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Reduced Oxygen as an Environmental Pressure in the Evolution of the Blind Mexican Cavefish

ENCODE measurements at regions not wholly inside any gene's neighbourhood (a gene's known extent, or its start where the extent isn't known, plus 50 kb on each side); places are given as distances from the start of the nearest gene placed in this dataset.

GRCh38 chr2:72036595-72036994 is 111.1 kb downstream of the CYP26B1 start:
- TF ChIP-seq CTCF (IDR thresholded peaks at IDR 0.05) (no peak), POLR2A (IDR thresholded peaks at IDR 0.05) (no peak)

Reduced Oxygen as an Environmental Pressure in the Evolution of the Blind Mexican Cavefish diversity Review Reduced Oxygen as an Environmental Pressure in the Evolution of the Blind Mexican Cavefish Tyler Boggs and Joshua Gross * Department of Biological Sciences, University of Cincinnati, Cincinnati, OH 45221, USA; boggste@mail.uc.edu * Correspondence: grossja@ucmail.uc.edu Abstract: Extreme environmental features can drive the evolution of extreme phenotypes. Over the course of evolution, certain environmental changes may be so drastic that they lead to extinction. Conversely, if an organism adapts to harsh environmental changes, the adaptations may permit expansion of a novel niche. The interaction between environmental stressors and adaptive changes is well-illustrated by the blind Mexican cavefish, Astyanax mexicanus, which has recurrently adapted to the stark subterranean environment. The transition from terrestrial rivers and streams (occupied by extant surface morphs of the same species) to the cave has been accompanied by the resorption of eyes, diminished pigmentation and reduced metabolism in cave-dwelling morphs. The principal features of caves most often associated with evolution of these common cave features are the absence of light and limited nutrition. However, a putatively essential cave feature that has received less attention is the frequently low concentration of oxygen within natural karst environments. Here, we review the potential role of limited oxygen as a critical environmental feature of caves in the Sierra de El Abra. Additionally, we review evidence that Astyanax cavefish may have evolved adaptive features enabling them to thrive in lower oxygen compared to their surface-dwelling counterparts. Keywords: cavefish; dissolved oxygen; cave evolution; Astyanax mexicanus; Sierra de El Abra 1. Introduction Citation: Boggs, T.; Gross, J. Reduced Oxygen as an Environmental Pressure Extreme environmental changes can have dramatic consequences on organismal form in the Evolution of the Blind Mexican and physiology. The freshwater teleost species Astyanax mexicanus is a ”natural” model Cavefish. Diversity 2021, 13, 26. system that has provided novel insight to interactions between environment and phenotype. https://doi.org/10.3390/d13010026 This species exists as two distinct morphotypes—an extant ”ancestral surrogate” surface form and an obligate cave-dwelling form (Figure 1b,c). Over the course of several hundred Received: 15 December 2020 thousand years, multiple discrete cave invasions occurred in which surface morphs of this Accepted: 8 January 2021 species colonized the limestone caves of the Sierra de El Abra region in northeastern Mexico Published: 12 January 2021 (Figure 1a [1]). Numerous common troglobitic traits accompanied this surface-to-cave transition, including complete eye regression [2,3], lack of pigmentation [4,5] and reduced Publisher’s Note: MDPI stays neu- metabolism [6,7]. These divergent phenotypes are often linked to common features of the tral with regard to jurisdictional clai- cave microenvironment, including complete darkness and scarce nutritional resources [8,9]. ms in published maps and institutio- Interestingly, however, few investigations in this system have focused on the putatively nal affiliations. low levels of oxygen (hypoxia) present within caves as an important environmental feature. Copyright: © 2021 by the authors. Li- censee MDPI, Basel, Switzerland. This article is an open access article distributed under the terms and con- ditions of the Creative Commons At- tribution (CC BY) license (https:// creativecommons.org/licenses/by/ 4.0/). Diversity 2021, 13, 26. https://doi.org/10.3390/d13010026 https://www.mdpi.com/journal/diversity Diversity 2021, 13, 26 2 of 11 Figure 1. The numerous caves, fish and oxygen measurements found in the Sierra de El Abra and surrounding regions. 30 named caves are located in this region of northeastern Mexico (a). The species Astyanax mexicanus is composed of two morphotypes, the cavefish (b) and surface fish (c). Oxygen measurements taken with the Pachón cave (d) and Tinaja cave (e) show reduced levels of oxygen compared to surrounding surface environments. The number of aquatic environments with reduced concentrations of oxygen are grow- ing, likely as a consequence of climate change. For instance, recent studies indicate that hypoxic zones in both freshwater and marine environments are expanding globally [10–12]. The dramatic switch from normoxia (well-oxygenated) to hypoxia can be devastating for native fauna and has already decimated aquatic populations around the world [13–16]. Further, subterranean environments have long been appreciated as having less oxygen compared to the above-ground terrestrial environment [17]. The question of how certain aquatic species have adapted to low oxygen has been examined in certain contexts. How- ever, the cavefish model system, Astyanax mexicanus, presents the opportunity to examine interspecific differences in oxygen metabolism in two morphs of the same species. This powerful comparative paradigm has enabled broad insights to the developmental, genetic and morphological differences that underlie adaptation to the cave environment. Here, we argue that despite having received less attention in the literature, reduced oxygen has likely had a meaningful impact on the evolutionary history of the cave morphotype. Since numerous ecological factors differ across the many caves of the Sierra de El Abra, this model system may provide improved resolution for understanding how differences in oxygen levels across similar cave networks explain subtle differences in oxygen metabolism and respiratory physiology. This review has two principal aims: First, we examine the available evidence of low oxygen in the caves of the Sierra de El Abra. Second, we assess whether Astyanax mexicanus cavefish exhibit phenotypes consistent with ”hypoxia-tolerant” species. In sum, we propose that reduced oxygen is a critical driver of cave-associated phenotypes, and that Astyanax cavefish have adapted to the low oxygen concentrations in the cave environment. 2. Determinants of Dissolved Oxygen Concentration and Their Status in Subterranean Environments The concentration of dissolved oxygen in a body of water is influenced by a number of factors. Thus, the dissolved oxygen concentration can vary according to the magnitude of these diverse features. For instance, if the environmental conditions surrounding a body of water vary, so too will the concentration of dissolved oxygen within that body of water. Alternatively, if those factors remain stable, so too will the concentration of dissolved oxygen. Here, we review key factors determining dissolved oxygen concentrations in natural bodies of water, including how these factors may differentially influence the cave and surface environments of the Sierra de El Abra. We note that the level of reduced oxygen in caves likely varies over both time and space, and therefore should be regarded Diversity 2021, 13, 26 3 of 11 as a dynamic feature. Moreover, karstic systems are known to be quite dynamic, rendering one’s ability to generalize from other cave complexes (e.g., in temperate regions) quite challenging. Nonetheless, the caves of the Sierra de El Abra have likely experienced reduced level(s) of oxygen, in a manner consistently lower than terrestrial environments, across vast geologic and evolutionary timescales. 2.1. Low Dissolved Oxygen in Subterranean Environments and the Sierra de El Abra Considerable research has been conducted on hypoxia tolerance in a variety of species, owing to increasingly common environmental oxygen limitations [18–20]. Additionally, studies relating to dissolved oxygen in subterranean environments (including caves) have revealed the presence of low dissolved oxygen compared to surface waters [21]. These observations have mostly been recorded since the early 1970s, when trends of reduced dissolved oxygen in subterranean environments were first appreciated by numerous ecol- ogists [17]. Similarly, direct measurements of reduced oxygen have been recorded in the Sierra de El Abra. For example, Rohner et al. [22] reported less oxygen in the Tinaja cave compared to the surrounding surface waters (Figure 1e, 80% air saturation in surface waters, 59% air saturation in the Tinaja cave). Additionally, Ornelas-García et al. [23] reported substantially less oxygen in Pachón cave pools (2.97 mg/L), compared to two river locations: Micos River (4.43 mg/L) and Rascón (8.2 mg/L; Figure 1d). Remarkably, one historical measurement in the Sierra de El Abra found dissolved oxygen concentrations as low as 0.9 mg/L [24]; however, it should be noted that cavefish are not believed to be present at this locality. Interestingly, a recent measurement reported by Krishnan et al. [25] found much higher dissolved oxygen concentrations in the Pachón cave (~6.9 mg/L on average) compared to previous measurements. We believe this finding provides evidence that dissolved oxygen levels may fluctuate across time and space within the dynamic karst environment. It is difficult to say whether stable reductions in oxygen, or long-term fluctu- ations, are more stressful depending on how physiological stress is defined. Regardless of ”reduced” versus ”variable” oxygen levels, we would argue that either factor will have been at play over extensive geological periods, and therefore either feature (but hypoxia more saliently) represents a challenging environmental factor likely driving changes in oxygen metabolism. Further, although direct measurements of dissolved oxygen in the region are limited, environmental features that contribute to low levels of oxygen are frequently re- ported in caves. Although less is known of the specific factors contributing to hypoxia (e.g., water depth of different cave pools), the following sections examine those environmental features that most likely influence oxygen levels in the El Abra cave complex. 2.2. Atmospheric Composition and Mixing A key determinant of oxygen concentration within a body of water is the amount of oxygen in the surrounding atmosphere. Exchange occurs at the surface of the water, where oxygen can enter or leave depending on the concentration in either substrate. In principle, oxygen in a body of water and in the atmosphere will either be at equilibrium or moving towards equilibrium [26]. If a body of water is in complete equilibrium with the ambient atmosphere, then the body of water has 100% air saturation. However it is important to note that if the ambient atmosphere has limited levels of oxygen, the body of water will likely also have limited levels of oxygen (even at 100% air saturation). Many factors impact the efficiency of this exchange, such as temperature, atmospheric pressure, water pressure and salinity. Further, diffusion of oxygen is also impacted by turbulence of the water body. Accordingly, a greater flow velocity (increased turbulence) increases the diffusion rate [27]. Thus, stagnant water mixes poorly with the ambient atmosphere, leading to a slower oxygen diffusion into the body of water. Not surprisingly, many pools within the caves of the Sierra de El Abra are reportedly stagnant [28,29], and therefore likely do not mix efficiently with atmospheric oxygen. We note that many of these features likely differ across the El Abra cave complex, even for cave localities that are geographically close to one another. Diversity 2021, 13, 26 4 of 11 Beyond stagnation of the water, some cave environments in the Sierra de El Abra are characterized by ”bad air” [30]. Even if a body of water is able to maintain 100% air saturation, if the level of oxygen in the ambient atmosphere is low, the level of oxygen in the local body of water will also be low. The pioneering El Abra caver William Elliott recounted an anecdote relating to low oxygen in the air of the Tinaja cave, which created a dangerous environment for a group of explorers. In 1972, a group of technical cavers entered the Tinaja cave with the hope of finding an underground connection to a nearby cave, Sótano del Arroyo. During this expedition, the only diving gear brought along was a rope and flashlight—no scuba or diving gear. Don Broussard dove into a sump and found a pocket of air into which he swam. There, after an estimated four deep breaths, the other explorers saw the light coming from Don’s flashlight begin to sink in the cave pool—a sign that he was unconscious. The group frantically pulled him from the water and discovered he was not breathing. Following CPR to remove the water from his lungs, he regained consciousness [31]. ”Bad air” is frequently present in caves [30]. Many cavers utilize the ”Bic” test as an empirical way to sample atmospheric oxygen in an unknown cave. If a Bic brand handheld lighter ignites properly and retains its flame, there is enough oxygen to breathe. However, if the lighter cannot light or maintain its flame, one could be in a dangerous spot with little oxygen. Elliott [30] recounted some of his experiences and mentioned that ”normal people” may be turned off by the fact that frequent cavers develop a ”body expectation” to the bad air of caves. He continued, “Maybe it also causes minor brain damage and that’s why we continue to go caving . . . hmmm. Maybe it also causes minor brain damage and that’s why we continue to go caving . . . Wait, I already said that. That’s all for now.” 2.3. Photosynthesis One primary input of dissolved oxygen into a body of water is photosynthesis [26]. Vegetation, phytoplankton and other algae within a body of water utilize natural light to produce energy, and oxygen is released as a byproduct. Thus, the presence of these species in a natural environment is normally crucial for maintaining sufficient oxygen for aquatic organisms. Since natural light is necessary for photosynthesis, daily fluctuations occur in most terrestrial bodies of water, with the concentration of oxygen being highest near the end of the day, and lowest just before sunrise [32]. However, these fluctuations are typically not sufficient to cause hypoxia around sunrise in typical terrestrial bodies of water [32]. Given that the Sierra de El Abra and surrounding regions are filled with dense vegeta- tion, robust photosynthesis occurs within this over-ground environment. In fact, vegetation is so dense in some areas that it has caused cavers to get lost [33]. However, caves experience limited light beyond the entrance, and therefore are essentially devoid of photosynthetic activity. This lack of photosynthesis is described many times in the Astyanax literature; however, few published works link this commonly reported cave feature to low levels of dissolved oxygen. Some even discuss the benefit of seasonal flooding for cavefish as the main influx of energy [2,7,34–36]. We propose that these floods may also provide an essential input of oxygen into the cave pools. In this context, we also note that it will be interesting to determine if cave morphs demonstrate direct genetic or physiological changes such as differences in mitochondrial function and/or DNA repair mechanisms in cavefish compared to surface morphs. 2.4. Respiration and Organic Matter Just as photosynthesis is the major driver of oxygen input in water, aerobic respiration is regarded as the principal consumer of oxygen in a body of water [26]. Many caves and most surface aquatic environments of the Sierra de El Abra harbor organisms that consume oxygen. Further, oxygen is consumed by microbes that respire during decomposition of organic material [17]. Organic material is present within the caves of the El Abra, even when actively flowing water is absent. For instance, many caves harbor sizable bat populations providing bat guano, as well as deceased bats, to the cave waters below [31]. Diversity 2021, 13, 26 5 of 11 These substrates undergo decomposition through a process that ultimately serves to further reduce oxygen levels within the cave. An additional factor affecting the cave environment is methane gas. Methane is known to displace oxygen in water; thus, concentrations of methane and other substances should be considered when determining levels of oxygen deficiency [37]. Elliott [31] recalled a striking anecdote relating to methane in the Arroyo cave of the Sierra de El Abra. After navigating through “Strickland’s Bad Air Passage” and “The Wallow,” cave explorers will come upon “Methane Passage,” so named for the bubbles of methane that can be seen floating up from the muddy sediment of the cave pools. The concentration of methane in these bubbles is so high that they can be ignited, producing blueish and yellowish flames. A video of “tourist” cavers in Arroyo posted to YouTube in 2008 illustrated the combustible nature of methane gas. At first, small bubbles only produced a small, brief flame. However, later in the video, enough methane was released above the surface of the water that a dangerous amount of fire was produced. Instinctively, the person in the water panicked and tried to exit the water as quickly as possible. This only caused more methane to be released, increasing the surface area of the flame. Luckily, the cavers were not harmed. This remarkably high amount of methane in and near the cave pools clearly impacts oxygen concentration within the Arroyo cave pools. At present, it remains unclear if the concentration of methane is similar across all cave environments, or between different pools within a single cave locality. 3. Adaptation to Low Oxygen across Teleost Fish Taxa Many aquatic animals encounter hypoxic water and must emigrate or adapt to the reduced levels of oxygen. However, certain species are able to tolerate low oxygen better than others. These animals are regarded as hypoxia-tolerant, -resistant or -acclimated (particularly in controlled experiments). Many adaptations have evolved to permit survival in low oxygen conditions [38]. Here, we discuss adaptive phenotypes that may be relevant to cave-dwelling organisms, such as Astyanax mexicanus. 3.1. Metabolism A well-known response of hypoxia-acclimated fish is the suppression of metabolic rate. Typically, the metabolic rate is established experimentally via respiration. Therefore, respirometric methods are used to determine metrics as a proxy for metabolic change. These metrics include maximum metabolic rate (MMR), standard metabolic rate (SMR) and routine metabolic rate (RMR). Additionally, the critical oxygen tension (P ) metric is often crit reported in hypoxia resistance studies, which is the minimum amount of oxygen required to maintain the standard metabolic rate [39]. Fish with lower P values are considered crit to be more hypoxia-resistant compared to individuals with higher P values [40]. To crit determine the extent to which hypoxia-resistant goldfish (Carassius auratus) could suppress their standard metabolic rate, Fu et al. [41] determined the critical oxygen tension of this species. Juvenile fish were commercially bought and reared under normoxic conditions. Prior to the start of the experiment, half the population was exposed to hypoxia. After 48 h of exposure to extreme hypoxia (0.3 mg/L) the critical oxygen tension was calculated. The critical oxygen tension of hypoxia-acclimated goldfish was nearly half that of the control group, illustrating how the standard metabolic rate can be suppressed as an adaptation to lower oxygen environments. Beyond suppression of aerobic metabolic rate, some teleost species are capable of utilizing anaerobic metabolism to survive in low-oxygen conditions [42,43]; however, this phenomenon is less understood. An example of ”paradoxical anaerobism” is observed in the desert pupfish [44]. Following the last ice age, the groundwater table began receding in the Mojave desert, trapping this species in several distinct springs. These springs are located below the surface of the desert and are characterized by limited light during winters, resulting in limited primary production and scarce food sources. During testing, anaerobic metabolisms could not be activated ”on-demand” and even occurred randomly Diversity 2021, 13, 26 6 of 11 in environments with ample ambient oxygen—hence ”paradoxical.“ One individual went over two hours consuming negligible amounts of oxygen. Ultimately however, the authors could not rule out the possibility that ”paradoxical anaerobism” provides any real benefit and that it may simply be the indirect consequence, or component, of another underlying physiological mechanism. Additional studies of potential adaptations to hypoxia in animals living in extreme aquatic environments will provide further insight to the underlying mechanisms of this unusual respiratory feature. 3.2. Gill Morphology Fish may also adapt to low oxygen through alterations in gill morphology. Gills are the primary surfaces of gas exchange in fish, and morphological alterations to the structure of gill organs can impact oxygen capture from the environment. Some examples of alterations to gill morphology are quite astounding. For example, the crucian carp (Carassius carassius), a hypoxia-tolerant species, dramatically changes the morphology of its gills in response to hypoxic stress [45]. Interestingly, this species displays a unique gill morphology trait even in normoxic conditions—the lack of protruding lamella. Teleost fish gills are composed of many gill arches. Attached to these gill arches are fingerlike projections known as gill filaments. Each gill filament has numerous disklike protrusions called lamella. The surfaces of these lamella are the sites of gas exchange. Thus, fish with expanded lamella have greater overall surface area available for respiration and are able to capture more oxygen. Although during normoxic conditions the crucian carp has lower-than-average lamella surface area, during hypoxic conditions the crucian carp increases the surface area of its lamella via apoptosis of the interlamellar cell mass (ILCM). Strikingly, these changes can be visualized via scanning electron microscopy within 24 h of low-oxygen exposure. Additionally, this feature of gill remodeling is reversible. Upon returning the carp to well-oxygenated water, lamella reverted to an intact ILCM within seven days. This study provided evidence of a remarkable morphological adaptation to low oxygen, but also indicates that adaptations to hypoxia may persist in a population even if hypoxia is no longer present. 3.3. Hemoglobin The ability of teleosts to inhabit such a wide range of environmental conditions may be attributed, in part, to the teleost-specific whole genome duplication event that occurred ~350 million years ago [46]. This whole genome duplication event also impacted syntenic regions of the genome housing the hemoglobin superfamily of genes. Beyond a few anomalies [47], all teleost hemoglobin genes are organized into two distinct genomic regions named for the genes that flank them [48]. The MN region (flanking genes: mpg and nprl3) is generally larger and contains the majority of hemoglobin genes, compared to the LA cluster (flanking genes: lcmt1 and aqp8). An important adaptation to life in hypoxic environments involves changes to the structure and function of the heterotetramer hemoglobin protein. In principle, modifica- tions can also impact the genetic sequence, organization and regulation of the hemoglobin gene repertoire. For instance, a survey of multiple Gadiformes (codfish) species revealed that the number of hemoglobin genes can vary among even closely related species [49]. This discrepancy was largely explained by certain aquatic features, namely the water depth at which each species resides. Phylogenetically older species, living in deeper waters, possessed fewer hemoglobin genes than the phylogenetically younger species living in shallower waters. The authors explained this finding based on the characteristic that the deep ocean is “an extreme, yet stable environment” and that environmental conditions are more variable near the surface. Therefore, an expanded hemoglobin repertoire, capable of producing a more diverse set of proteins, could be advantageous for animals that live in fluctuating oxygen conditions. Simply having a diverse repertoire of hemoglobin genes does not confer hypoxic tolerance. Conceivably, efficient regulation of the repertoire is vital for producing the most effective hemoglobin protein(s) for a given environmental condition. The phenom- Diversity 2021, 13, 26 7 of 11 ena of hemoglobin ”switching” as a response to hypoxia was fortuitously discovered by Rutjes et al. [50] in African cichlids. Three species were utilized in multiple split-brood style experiments. Half of each brood was reared under either normoxic or hypoxic conditions for ~15 months. Through the use of isoelectric focusing, diverse isoforms of hemoglobin protein within each blood sample were separated on a polyacrylamide gel using elec- trophoresis. This approach enables one to identify and quantify the number of isoforms and their relative abundance. Of the three species examined, two displayed no differences in hemoglobin isoform diversity in response to varying oxygen concentration. However, the third species, Haplochromis ishmaeli, showed robust differences in both identity and relative abundance of hemoglobin isoforms in response to diverse oxygen conditions. It was noted in this study that one defining characteristic of H. ishmaeli is that it is native to Lake Victoria in southeastern Africa while the others, although closely related, are native to different regions [51]. The authors argued that the adaptation of hemoglobin ”switching” may have originated in the ancestors of these fish during an extreme desiccation event ~15,000 years ago. To test this notion, van den Thillart et al. [51] conducted isoelectric focusing on three species of African cichlids all native to Lake Victoria. These species were characterized by varying likelihood of experiencing hypoxia in the wild, as well as having diverse nutritional requirements. Interestingly, all of the examined species exhibited hemoglobin switching when reared under hypoxic conditions in captivity. They also found that the hemoglobin molecules produced by H. ishmaeli had a higher oxygen binding affinity at lower concentrations of ambient oxygen. In sum, changes to hemoglobin genomic organization may provide robust paths towards adaptation in hypoxic environments. These changes could be accomplished through alterations in splicing that enable the production of hemoglobin molecules with improved binding efficiency, and/or through changes in the structure and expression of hemoglobin family members. 4. Evidence of Adaptation to Low Oxygen in Astyanax mexicanus Teleosts have evolved a number of interesting adaptations to endure the challenge of low oxygen. To this point, few studies on hypoxia tolerance have been conducted in Astyanax mexicanus. Here, we review prior work that may indicate differences in respiration and/or hypoxic tolerance in the blind Mexican cavefish. 4.1. Metabolism Several respirometric studies have examined metabolic differences between Astyanax cave and surface morphs [6,36,52,53]. These studies measured the rate at which oxygen was consumed per hour. Although the experimental design of each study varied, a consistent finding across different studies revealed that cave morphs consume far less oxygen com- pared to surface fish. Hüppop [6] found that for both routine consumption (average con- sumption over 24 h) and standard consumption (i.e., the minimum consumption recorded), Pachón cavefish consumed significantly less oxygen compared to their surface fish coun- terparts. Although the Micos and Chica populations did not differ significantly from the surface population, qualitatively they consumed less oxygen as well. Salin et al. [52] largely confirmed these results several years later. Over the course of a two-month fast, cavefish consumed roughly half the oxygen of surface morphs. Moran et al. [53] similarly investigated metabolic differences; however, they also examined photic condition as an environmental cue during measurements. They discovered surface fish increase mean oxygen consumption during the day, but cavefish retain stable consumption across the 24 h day. As a result, they concluded that cavefish use ~27% less energy than surface fish per day. Respiration has also been measured across early development in Astyanax mexicanus. Bilandžija et al. [36] investigated differences in respiration rates of Pachón cavefish and surface fish when reared on a 12:12h light dark/cycle versus being reared in complete darkness. Regardless of lighting conditions at 7.5 days post-fertilization, Pachón cavefish consumed less oxygen than light/dark-reared surface fish. Interestingly, however, surface Diversity 2021, 13, 26 8 of 11 fish reared in constant darkness consumed less oxygen and did not significantly differ from Pachón cavefish. In sum, these studies provide direct evidence that cavefish likely consume less oxygen than surface fish, and these alterations were likely driven by life in complete darkness. 4.2. Gill Morphology Few studies have examined differences in gill morphology between Astyanax mexicanus morphs. However, Moran et al. [54] reported a greater percentage of body weight was appropriated to the gills of Pachón cavefish compared to surface fish. Specifically, the gills of the Pachón cavefish, on average, accounted for 3.1% of wet body weight, while surface fish gills accounted for only 2.0% of wet body weight. Further, the gills of Pachón x surface F hybrids accounted for an intermediate (mean) percentage of 2.6%. Although the authors found this difference in gills, they did not find similar results in other organs (excluding eyes and brain). Accordingly, this unique difference in wet weight proportion could be the result of selection for larger gills as a consequence of lower oxygen concentrations in caves. This increased gill size in cavefish most likely provides greater surface area to augment the efficiency of gas exchange during respiration. 4.3. Hemoglobin Recently, two independent studies examined differences in hemoglobin expression in Astyanax cavefish [55,56]. To our knowledge, these studies represent the only published works examining hemoglobin in this model system. Sears et al. [55] examined global changes to the transcriptome using RNA sequencing of adult surface and Pachón Astyanax morphs reared under different lighting conditions (i.e., 12:12 h light/dark conditions and constant darkness). When comparing gene expression patterns under natural photic conditions (light/dark for surface, total darkness for cavefish), several hemoglobin genes demonstrated significantly higher expression values in cavefish compared to surface fish. One gene, hemoglobin subunit adult alpha 1 (hbaa1), demonstrated the largest fold-change difference within this transcriptomic comparison, expressed 20 higher in cave compared to surface morphs. Further, a Gene Ontology (GO) enrichment analysis of highly expressed genes in dark-reared cavefish revealed terms such as “oxygen transport”, “oxygen binding” and “hemoglobin complex”. The functional and adaptive significance of this upregulation remains unclear, but it is intriguing to consider that hemoglobin gene expression may be influenced by photic conditions. Additionally, van der Weele and Jeffery [56] measured expression of two hemoglobin genes in developing Pachón cavefish and surface fish (~10–84 h post-fertilization) under normoxic conditions, using qPCR and whole-mount in situ hybridization. They found that embryonic Pachón cavefish have increased expression of these two hemoglobin genes under normoxic conditions. Further, based on in situ gene expression, developing cavefish have more mature red blood cells (erythrocytes) compared to surface fish. The authors noted a stark contrast in the response of multiple other genes to hypoxia. Many genes associated with hypoxic pathways, and metabolic processes impacted by hypoxia, increased expression in both morphotypes compared to normoxic rearing. Interestingly, the extent of this increased expression was significantly higher in Pachón cavefish than in surface fish. These recent studies suggest that cavefish have evolved resistance to hypoxia, and these changes can be observed in both development and adulthood. 5. Conclusions Over the last few decades, the blind Mexican cavefish Astyanax mexicanus has been utilized to investigate diverse adaptive phenotypes, such as vision loss, sleep reduction and changes in nutrient metabolism evolving in cave organisms [57]. Certain cave features such as total darkness and limited food are regarded as having clear regressive impacts at the genetic, developmental and morphological levels. However, one environmental feature that has received less attention is the oxygen level within the caves inhabited by these Diversity 2021, 13, 26 9 of 11 fish. Low oxygen has commonly been reported in other temperate cave and subterranean environments around the globe [17]. Hypoxia is not limited to hypogean habitats, and the number of affected habitats is increasing as a consequence of climate change [10]. Therefore, in order to anticipate potential impacts on natural populations, it is essential that we improve our understanding of how certain taxa have evolved strategies to cope with limited oxygen. We propose that this question can be robustly examined using the natural model system, Astyanax mexicanus. Given the powerful paradigm of intra-specific comparisons, prior work reveals that this system has evolved hypoxic adaptations as a consequence of life in a low-oxygen environment. Future work, designed to parse the adaptations to low oxygen as a selective pressure, position Astyanax as an emerging model system that could reveal key insights that enable them to flourish in hypoxic environments. Author Contributions: Scholarly review, T.B.; manuscript creation, T.B. and J.G. All authors have read and agreed to the published version of the manuscript. Funding: This research received no external funding. Institutional Review Board Statement: Not applicable. Acknowledgments: The authors wish to thank Daniel Berning for his assistance in photographing Astyanax cavefish and surface fish. The authors also wish to thank current and former members of the Gross lab for many intriguing discussions, particularly Alyssa Hamm, Cody Kisner and Jessica Friedman. We are grateful to two anonymous reviewers who provided helpful comments on an earlier version of this manuscript. Conflicts of Interest: The authors declare no conflict of interest. References 1. Herman, A.; Brandvain, Y.; Ornelas-García, C.P.; Yoshizawa, M.; Carlson, B.; Maldonado, E.; Gross, J.B.; Cartwright, R.; Rohner, N.; Warren, W.C.; et al. The Role of Gene Flow in Rapid and Repeated Evolution of Cave-Related Traits in Mexican Tetra, Astyanax mexicanus. Mol. Ecol. 2018, 27, 4397–4416. [CrossRef] [PubMed] 2. Protas, M.; Conrad, M.; Gross, J.B.; Tabin, C.; Borowsky, R.L. 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Krishnan, J.; Persons, J.L.; Peuss, R.; Hassan, H.; Kenzior, A.; Xiong, S.; Olsen, L.; Maldonado, E.; Kowalko, J.E.; Rohner, N. Comparative Transcriptome Analysis of Wild and Lab Populations of Astyanax mexicanus Uncovers Differential Effects of Environment and Morphotype on Gene Expression. J. Exp. Zool. Part B Mol. Dev. Evol. 2020, 334, 530–539. [CrossRef] 26. Dodds, W.K.; Whiles, M.R. Aquatic Chemistry and Factors Controlling Nutrient Cycling; Elsevier BV: Amsterdam, The Netherlands, 2010; pp. 289–321. 27. Demars, B.O.L.; Manson, J. Temperature Dependence of Stream Aeration Coefficients and the Effect of Water Turbulence: A Critical Review. Water Res. 2013, 47, 1–15. [CrossRef] 28. Espinasa, L.; Heintz, C.; Rétaux, S.; Yoshisawa, M.; Agnès, F.; Ornelas-Garcia, P.; Balogh-Robinson, R. Vibration Attraction Response is a Plastic Trait in Blind Mexican Tetra (Astyanax mexicanus), Variable within Subpopulations Inhabiting the Same Cave. J. Fish. Biol. 2020, 2020. [CrossRef] 29. Blin, M.; Fumey, J.; Lejeune, C.; Policarpo, M.; Leclercq, J.; Père, S.; Torres-Paz, J.; Pierre, C.; Imarazene, B.; Rétaux, S. Diversity of Olfactory Responses and Skills in Astyanax mexicanus Cavefish Populations Inhabiting Different Caves. Diversity 2020, 12, 395. [CrossRef] 30. Elliott, W.R. Bad Air in Caves. Am. Caving Accid. NSS News 1997, 55, 396–397. 31. Elliott, W.R. The Astyanax Caves of Mexico: Cavefishes of Tamaulipas, San Luis Potosí, and Guerrero; Múzquiz, J.L.L.M., McNatt, L., Eds.; Association for Mexican Cave Studies: Austin, TX, USA, 2018. 32. Wetzel, R.G. Oxygen. In Limnology; Elsevier BV: Amsterdam, The Netherlands, 2001; pp. 151–168. 33. Albert, R. The Second Great Sierra de El Abra Caving Expedition. In AMCS Activities Newsletter, 41st ed.; Mixon, B., Ed.; Asso-ciation for Mexican Cave Studies: Austin, TX, USA, 2018; pp. 174–207. 34. Borowsky, R. Astyanax Mexicanus, the Blind Mexican Cave Fish: A Model for Studies in Development and Morphology. Cold Spring Harb. Protoc. 2008, 2008. [CrossRef] 35. Rétaux, S.; Casane, D. Evolution of Eye Development in the Darkness of Caves: Adaptation, Drift, or Both? Evo. Dev. 2013, 4, 26. [CrossRef] 36. Bilandžija, H.; Hollifield, B.; Jeffery, W.R.; Steck, M.; Meng, G.; Ng, M.; Koch, A.D.; Gracan, ˇ R.; Cetkovic, ´ H.; Porter, M.L.; et al. Phenotypic Plasticity as a Mechanism of Cave Colonization and Adaptation. eLife 2020, 9. [CrossRef] 37. Pennak, R.W.; Cole, G.A. Textbook of Limnology. Trans. Am. Microsc. Soc. 1982, 101, 115. [CrossRef] 38. Richards, J.G. Metabolic and Molecular Responses of Fish to Hypoxia. In Fish Physiology; Richards, J.G., Farrell, A.P., Brauner, C.J., Eds.; Academic Press: Cambridge, MA, USA, 2009; Volume 27, pp. 1–23. 39. Negrete, B., Jr.; Esbaugh, A.J. A Methodological Evaluation of the Determination of Critical Oxygen Threshold in an Estuarine Teleost. Biol. Open 2019, 8, bio045310. [CrossRef] 40. Mandic, M.; Todgham, A.E.; Richards, J.G. 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Baalsrud, H.T.; Voje, K.L.; Tørresen, O.K.; Solbakken, M.H.; Matschiner, M.; Malmstrøm, M.; Hanel, R.; Salzburger, W.; Jakobsen, K.S.; Jentoft, S. Evolution of Hemoglobin Genes in Codfishes Influenced by Ocean Depth. Sci. Rep. 2017, 7, 1–10. [CrossRef] 50. Rutjes, H.A.; Nieveen, M.C.; Weber, R.E.; Witte, F.; van den Thillart, G.E.E.J.M. Multiple Strategies of Lake Victoria Cichlids to Cope with Lifelong Hypoxia Include Hemoglobin Switching. Am. J. Physiol. Integr. Comp. Physiol. 2007, 293, R1376–R1383. [CrossRef] 51. van den Thillart, G.; Wilms, I.; Nieveen, M.; Weber, R.E.; Witte, F. Hypoxia-Induced Changes in Hemoglobins of Lake Victoria Cichlids. J. Exp. Biol. 2018, 221, jeb177832. [CrossRef] [PubMed] 52. Salin, K.; Voituron, Y.; Mourin, J.; Hervant, F. Cave Colonization without Fasting Capacities: An Example with the Fish Astyanax fasciatus mexicanus. Comp. Biochem. Physiol. Part A Mol. Integr. Physiol. 2010, 156, 451–457. [CrossRef] [PubMed] 53. 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Reduced Oxygen as an Environmental Pressure in the Evolution of the Blind Mexican Cavefish